I'm forgetful, and I'm thinking it's only right. For the last 25 years, besides working outside the home, I've kept track of five people's schedules, paid the bills, balanced the checkbook, done the taxes, filled out the FAFSA (by the time our last is through college, I'll have filled out that dang form 12 times), paid for the lunches, signed permission slips, kept track of the college loans, refinanced the house, made the meals, done the laundry, made doctor, dentist, hair, and vet appointments, and a load of other stuff that I'm not remembering. Which is kind of the point, isn't it?
It's not that I resented doing any of these things. But my brain's tired. It's just like a computer with too much data stored for the amount of memory it can hold.
In response to my last post (Are you hot or not?), several moms commented that they could so totally relate to the memory loss of middle age. I had a revelation this week. Our forgetfulness is for our family's own good. If we stayed as sharp as when we were young, our families would have no reason to grow up. Our kids are old enough to take care of themselves. It seems obvious. But when the mom's been doing for so long, it becomes a chronic habit.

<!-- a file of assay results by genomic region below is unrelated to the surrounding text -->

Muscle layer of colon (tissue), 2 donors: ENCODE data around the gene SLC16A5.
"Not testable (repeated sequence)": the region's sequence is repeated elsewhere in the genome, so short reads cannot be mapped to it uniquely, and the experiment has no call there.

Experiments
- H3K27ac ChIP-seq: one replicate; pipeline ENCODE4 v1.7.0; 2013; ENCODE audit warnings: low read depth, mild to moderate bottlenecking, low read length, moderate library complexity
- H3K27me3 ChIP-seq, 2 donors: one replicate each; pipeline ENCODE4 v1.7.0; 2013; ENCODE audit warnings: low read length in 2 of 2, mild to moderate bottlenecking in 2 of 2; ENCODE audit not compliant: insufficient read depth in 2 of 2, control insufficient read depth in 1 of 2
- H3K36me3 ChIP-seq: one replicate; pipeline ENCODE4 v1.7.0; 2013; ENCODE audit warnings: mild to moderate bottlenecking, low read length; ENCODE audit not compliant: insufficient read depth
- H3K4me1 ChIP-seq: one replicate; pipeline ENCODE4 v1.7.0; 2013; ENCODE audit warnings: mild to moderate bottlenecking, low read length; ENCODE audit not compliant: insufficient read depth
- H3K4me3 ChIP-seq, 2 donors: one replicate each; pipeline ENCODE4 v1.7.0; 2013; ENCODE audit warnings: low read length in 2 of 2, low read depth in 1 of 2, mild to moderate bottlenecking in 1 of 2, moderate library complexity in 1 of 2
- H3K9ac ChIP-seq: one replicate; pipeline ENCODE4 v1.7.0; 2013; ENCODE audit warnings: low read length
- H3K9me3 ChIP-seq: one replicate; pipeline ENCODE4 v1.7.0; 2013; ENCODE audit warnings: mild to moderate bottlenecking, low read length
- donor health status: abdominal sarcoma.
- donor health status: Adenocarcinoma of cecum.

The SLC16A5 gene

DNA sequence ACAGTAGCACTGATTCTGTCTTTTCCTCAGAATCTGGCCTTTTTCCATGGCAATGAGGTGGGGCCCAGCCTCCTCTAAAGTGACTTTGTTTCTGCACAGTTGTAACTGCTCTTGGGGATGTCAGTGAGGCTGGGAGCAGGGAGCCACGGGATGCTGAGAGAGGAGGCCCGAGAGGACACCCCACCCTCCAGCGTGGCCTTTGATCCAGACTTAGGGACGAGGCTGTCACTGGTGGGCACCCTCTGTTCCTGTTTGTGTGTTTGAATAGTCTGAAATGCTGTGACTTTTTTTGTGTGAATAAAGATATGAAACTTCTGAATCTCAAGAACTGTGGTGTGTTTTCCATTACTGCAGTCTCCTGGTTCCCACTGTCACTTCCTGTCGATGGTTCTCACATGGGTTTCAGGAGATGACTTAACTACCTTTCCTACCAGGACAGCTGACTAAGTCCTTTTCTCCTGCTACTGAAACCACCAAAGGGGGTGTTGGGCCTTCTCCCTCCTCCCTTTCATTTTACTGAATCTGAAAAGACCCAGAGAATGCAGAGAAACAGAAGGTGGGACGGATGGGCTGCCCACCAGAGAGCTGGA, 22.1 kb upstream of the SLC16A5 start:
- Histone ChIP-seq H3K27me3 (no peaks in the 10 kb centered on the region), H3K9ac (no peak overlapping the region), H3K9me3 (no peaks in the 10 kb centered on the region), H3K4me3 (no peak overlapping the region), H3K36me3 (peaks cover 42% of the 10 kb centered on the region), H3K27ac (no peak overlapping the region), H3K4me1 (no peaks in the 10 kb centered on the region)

My family gets frustrated with me that I don't remember their schedules. I keep forgetting, and they have to keep reminding me. But it occurred to me. Who is keeping track of me besides me. I asked Paige what hours I worked on Wednesday. She didn't know. When's my next hair appointment? She asked why should she know. I looked at her. So if you don't know what I'm doing, why should I know what you're doing? She said she could kind of see my point. "But, you're, well, you're the mom. You're supposed to know everything."
I am knowing a lot less these days. My kids are getting smarter right at the time my brain cells are dying. It couldn't be better timing.